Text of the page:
LOL, I'm like failing so much.

So I plug the POD 2.0 to the PC. Open Audacity. Hit record.

I strum something constantly.

At first it's doing fine, and at one point it dies or goes soft. From that point on, volume doesn't increase even if I hit the strings unnaturally hard.

Please help me, and I will love you. o3o

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try using Pod Farm, to amplify your guitar.
Doesn't it come with the POD 2.0?
Quote by Iriz
try using Pod Farm, to amplify your guitar.
Doesn't it come with the POD 2.0?
It does not. What confuses me is, my teacher was able to record nicely with this same exact thing. He says this is a good opportunity for me to try to figure out what is wrong, so I won't beg for his help.
Are you going direct into your PC with the Pod or do you have an audio interface before?
Derpy Derp Derp Herp Derp
Quote by lockwolf
Are you going direct into your PC with the Pod or do you have an audio interface before?
It's only guitar -> pod -> mic-in -> audacity. Is there something else I'm supposed to do?
You're going Mic In which is your problem. You need to go buy an audio interface before you cause any permanent damage to your Mic In port.
Derpy Derp Derp Herp Derp
I'm assuming you're using the onboard soundcard of your computer. It will probably allow you to choose the behaviour of whatever connector you're using. Make sure it's Line-in.

This is how you do it with a Realtek chip: https://dl.dropbox.com/u/23707182/line%20in.png (right click the connector and choose 'connector retasking')
Some of the new PODs have a USB interface that allows you to connect directly to the PC and record that way. Check your manual, you might be able to save a step.

If you can't and have to stay via the built in audio card on the PC you can get the ASIO4ALL drivers and run these as a bridge between Audacity and your audio card, that way you'd be recording in ASIO which is more efficient than your built in drivers.

BTW - if your levels are properly calibrated you won't have to worry about damaging your mic input, just make sure you're not overcooking it.

You can check these if you type in Windows search "Change sound card settings", has the mic in and other settings, you can control volume from there. In Audacity you have to verify that you're using the same input as your built in interface. If you can connect directly via the POD then you have to d/load their installation driver which will show up in Audacity as another audio card.
Last edited by diabolical at Nov 29, 2012,
@ lock, n00b - Eh, Teacher says he uses mic-in, and it worked so fine for him. Even if I wanted to line-in, I can't because this laptop doesn't have one. On the other hand, I'm starting to worry that I might destroy it with my n00bness.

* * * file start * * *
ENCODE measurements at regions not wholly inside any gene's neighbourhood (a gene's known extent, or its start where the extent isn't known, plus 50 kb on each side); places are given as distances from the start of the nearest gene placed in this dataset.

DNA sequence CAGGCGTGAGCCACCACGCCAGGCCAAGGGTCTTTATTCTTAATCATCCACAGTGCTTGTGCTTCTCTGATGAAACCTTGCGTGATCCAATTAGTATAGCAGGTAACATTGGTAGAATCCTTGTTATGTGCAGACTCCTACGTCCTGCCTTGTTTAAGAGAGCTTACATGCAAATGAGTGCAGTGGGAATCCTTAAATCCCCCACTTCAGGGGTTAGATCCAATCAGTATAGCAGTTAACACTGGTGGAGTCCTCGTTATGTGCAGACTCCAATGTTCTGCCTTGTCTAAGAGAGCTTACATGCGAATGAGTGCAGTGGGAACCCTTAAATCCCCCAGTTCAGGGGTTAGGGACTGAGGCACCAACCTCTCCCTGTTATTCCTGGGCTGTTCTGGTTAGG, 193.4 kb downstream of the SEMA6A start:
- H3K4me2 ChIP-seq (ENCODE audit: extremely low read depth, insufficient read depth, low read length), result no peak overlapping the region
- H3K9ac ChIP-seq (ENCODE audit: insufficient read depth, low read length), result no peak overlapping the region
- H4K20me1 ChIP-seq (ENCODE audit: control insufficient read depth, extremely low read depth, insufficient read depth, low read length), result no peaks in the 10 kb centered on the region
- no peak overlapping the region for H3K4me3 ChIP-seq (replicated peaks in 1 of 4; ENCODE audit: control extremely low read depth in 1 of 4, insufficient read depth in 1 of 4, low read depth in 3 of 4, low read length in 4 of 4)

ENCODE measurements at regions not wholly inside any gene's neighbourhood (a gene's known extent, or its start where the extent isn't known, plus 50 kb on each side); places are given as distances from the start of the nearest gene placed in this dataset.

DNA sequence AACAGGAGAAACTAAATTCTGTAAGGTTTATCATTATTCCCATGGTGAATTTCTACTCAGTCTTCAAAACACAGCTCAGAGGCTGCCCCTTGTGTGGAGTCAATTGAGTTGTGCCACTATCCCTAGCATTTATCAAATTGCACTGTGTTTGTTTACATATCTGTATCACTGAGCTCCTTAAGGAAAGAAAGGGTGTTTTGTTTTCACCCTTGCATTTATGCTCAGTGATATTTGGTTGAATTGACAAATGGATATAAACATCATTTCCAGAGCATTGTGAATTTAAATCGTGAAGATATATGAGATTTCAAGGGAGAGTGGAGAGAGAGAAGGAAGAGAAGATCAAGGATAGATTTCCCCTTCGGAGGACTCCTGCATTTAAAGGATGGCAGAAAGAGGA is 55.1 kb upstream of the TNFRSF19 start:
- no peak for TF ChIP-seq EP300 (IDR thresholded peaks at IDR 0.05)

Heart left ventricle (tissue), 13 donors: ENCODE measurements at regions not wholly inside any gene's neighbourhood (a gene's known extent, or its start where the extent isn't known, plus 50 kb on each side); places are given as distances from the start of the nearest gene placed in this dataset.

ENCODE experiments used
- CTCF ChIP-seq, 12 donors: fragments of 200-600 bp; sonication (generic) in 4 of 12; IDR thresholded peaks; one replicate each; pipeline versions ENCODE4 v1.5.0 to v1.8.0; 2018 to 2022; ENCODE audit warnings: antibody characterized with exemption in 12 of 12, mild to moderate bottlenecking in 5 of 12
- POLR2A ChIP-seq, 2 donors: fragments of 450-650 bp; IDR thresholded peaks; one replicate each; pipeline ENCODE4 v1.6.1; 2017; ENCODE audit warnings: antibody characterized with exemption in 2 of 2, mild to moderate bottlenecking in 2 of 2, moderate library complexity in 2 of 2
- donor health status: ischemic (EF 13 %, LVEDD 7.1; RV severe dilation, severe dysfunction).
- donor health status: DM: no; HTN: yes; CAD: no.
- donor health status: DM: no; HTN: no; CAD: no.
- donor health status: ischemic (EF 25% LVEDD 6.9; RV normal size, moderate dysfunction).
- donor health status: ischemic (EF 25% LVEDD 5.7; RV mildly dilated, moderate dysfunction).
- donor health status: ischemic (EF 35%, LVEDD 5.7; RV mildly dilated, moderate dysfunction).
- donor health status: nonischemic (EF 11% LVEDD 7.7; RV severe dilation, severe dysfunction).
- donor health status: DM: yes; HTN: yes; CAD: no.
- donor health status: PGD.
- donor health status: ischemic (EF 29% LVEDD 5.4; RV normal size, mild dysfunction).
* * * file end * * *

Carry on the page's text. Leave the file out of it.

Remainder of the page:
@ diabolical - I don't think there's a USB interface for this one. I have ASIO, but Audacity says they don't support because of licensing restrictions.
@Luxe - Audacity says they can't pre-package ASIO drivers but I am sure they support them if you have ASIO audio interface.


Is this the POD that you have?By the looks of it it has no USB interface so you have to plug via the mic in like you do.

I'd imagine your chain is:
Guitar->1/4 guitar cable->POD2.0->Left Output to 1/4 to 1/8 mono cable->PC mic in

Have you verified everything is fine with the chain outside of the PC, like plugging into an amp?

If everything is fine and you get intermittent problem I am guessing it might be either the connector from POD to PC, either you got stereo and it is not plugged in right or something else is acting up there or drivers inside the PC.

If you eliminate the connector from the list of possible faults then we have to look at the audio drivers and the Audacity setup.

I'd suggest if your audio card does recognize your PC drivers and there is no ASIO to try and look at ASIO4All:

Download and install. These drivers should take over your audio card drivers for recording, everything else should stay the same.

In Audacity - Edit->Preferences->Devices

Under Recording you should have only one channel selected, try one of the two to verify as I am not sure which one a mono would default to. I think it was left. When you install the ASIO drivers the new drivers should also show on there, if you card already has them there should be an ASIO option.

This might come handy with setting input sources in Audacity:
Hi Dia, thank you for the help, but unfortunately I still can't figure out what is wrong.

You are correct on my pod and my setup. I am sure that the connectors do work. I downloaded ASIO4ALL previously already, but I cannot see the option to select it there.

I just noticed something unusual. When I tried it on cleans, it recorded fine. The problem only exists when there's gain on; where the recorded music will sound fine the first few seconds, but the signal will quickly die out.
OK, lets just take the POD out of the equation to verify that the sound droppage is not coming from that, maybe wrong settings on your distorted patch or bad cable.

Hook up the guitar directly to the PC and record that way dry, let us know how it works.

If that is unbearable later on you can get amp plugins, this guy is usually good and free:


You have to then point Audacity to the vst plugin folder and it should show under effects afterwards.

HyBrit or SoloC Head would probably be a good start.

If that recording shows fine then maybe look into reprogramming your POD patch, maybe the gate clips the signal after a while or there is just something wrong with it or you're overloading the input of the sound card and it quits...

What machine do you have? Maybe we can check and see if hte audio card is asio4all compatible if you can find your model.

My last suggestion if we rule out the POD as the culprit and all the connectors in between is to get a 1/4 to USB interface and connect that way as line-in. Usually they are fairly cheap. Here are a few suggestions: